On 9/5/2010 12:28, Hannon wrote:|
> Yes, some rainforest plants are rootbound in the wild if they are
> lodged in small crevices or holes in limestone, e.g., various
> I am a strong advocate of maintaining plants, any plants in pots,
> under rootbound conditions for the reasons that others have given here
> and more. It boils down to the health of the roots, which is really
> the greater part of horticultural method. You will notice that a plant
> is at its best when it is well along after repotting, becoming
> pot-bound, yet before it is really cramped. This ideal state does not
> last more than a year or two in many cases, unfortunately.
> The rootbound condition necessitates more frequent and more thorough
> watering (a good thing for many aroids) but otherwise should not be a
> problem for the grower. Shortly before a plant is simply obnoxious
> because it dries and wilts all the time, it should get a bigger pot.
> Naturally there are exceptions, such as fast growing plants or aquatic
> aroids, that can be "overpotted" with no ill results. If plant health,
> time of year and other conditions are ideal then it may be fine to put
> a large pot-bound Philodendron in a 6" pot directly into a 5gal tub if
> it is a large species.
> I would add that the firmness of the container is important too. Roots
> seem to need physical resistance, and I have generally had much better
> results with very firm, stiff pots (good polstyrene, clay, wooden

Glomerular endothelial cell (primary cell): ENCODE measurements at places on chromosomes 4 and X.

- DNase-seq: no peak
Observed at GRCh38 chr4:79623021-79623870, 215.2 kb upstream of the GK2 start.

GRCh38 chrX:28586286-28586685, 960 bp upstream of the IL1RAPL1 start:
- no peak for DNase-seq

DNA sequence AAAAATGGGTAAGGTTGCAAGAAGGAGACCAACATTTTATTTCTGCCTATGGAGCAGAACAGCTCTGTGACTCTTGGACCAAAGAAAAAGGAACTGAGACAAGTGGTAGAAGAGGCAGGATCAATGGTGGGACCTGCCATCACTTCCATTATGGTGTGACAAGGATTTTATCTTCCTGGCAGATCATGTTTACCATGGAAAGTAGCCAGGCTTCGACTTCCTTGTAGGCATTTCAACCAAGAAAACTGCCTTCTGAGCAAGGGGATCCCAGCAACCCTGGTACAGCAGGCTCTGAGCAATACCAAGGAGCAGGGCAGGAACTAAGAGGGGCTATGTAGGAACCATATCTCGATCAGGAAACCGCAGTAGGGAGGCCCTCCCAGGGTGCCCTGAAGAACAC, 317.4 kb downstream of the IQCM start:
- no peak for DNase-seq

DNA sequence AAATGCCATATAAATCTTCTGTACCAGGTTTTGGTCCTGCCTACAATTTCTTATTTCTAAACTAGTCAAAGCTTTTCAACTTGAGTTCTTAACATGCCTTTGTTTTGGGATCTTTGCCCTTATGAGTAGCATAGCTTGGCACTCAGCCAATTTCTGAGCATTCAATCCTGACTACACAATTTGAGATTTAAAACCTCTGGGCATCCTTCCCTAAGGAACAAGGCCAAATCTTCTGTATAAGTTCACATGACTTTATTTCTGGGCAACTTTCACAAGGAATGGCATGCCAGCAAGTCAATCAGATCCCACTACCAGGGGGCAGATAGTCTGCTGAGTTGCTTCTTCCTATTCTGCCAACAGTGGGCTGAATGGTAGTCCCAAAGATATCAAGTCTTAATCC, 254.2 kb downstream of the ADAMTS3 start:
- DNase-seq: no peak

> boxes, etc.). Any squishy-soft pots are thrown away. As a consequence
> of "greater efficiency" in modern injection molding I have lots of
> plastic pots 10 years old or more that I value highly.
> Particle size of potting media is another consideration, in addition
> to others. It is a complex topic that is not often properly addressed.
> Best of luck with you article!
> On 02/09/2010, ExoticRainforest wrote:
>> Some of you know that I love to chase down the sources of horticultural
>> beliefs. If you have ever spent time on any plant forum you know the common
>> advice is to keep your plants root bound, or at least when you repot give
>> the roots only an "extra fingers width" on each side the pot. My question
>> is where do that advice originate? Why do we believe it? Is this really
>> good growing advice or just an old wives tale? Are plants in the rain
>> forest root bound?
>> I understand that nursery men prefer to start their plants in small pots
>> and allow the roots to fill it before stepping the seedling up to a larger
>> pot. My understanding is they do this in order to encourage a hearty root
>> system first. But it appears some growers may have taken this advice to
>> excess and always keep their plant's root bound. Should we always keep our
>> aroids in pots so small their roots are for ever crowded, or give them space
>> to grow?
>> We always have new growers looking for good growing advice. If you have
>> adopted a small pot policy please tell us why. If you are an experienced
>> grower and prefer a tight pot method I would enjoy knowing the reasoning.
>> Many of you don't know that I have written for years for a variety of
>> magazines and I have another train of thought in this area. I am now
>> working on a new article to explain about aroid growth, a plant's need for
>> oxygen around its roots as well as how to keep their root systems healthy.
>> This discussion will help me to formulate my article.
>> If you are new to growing, please chime in.
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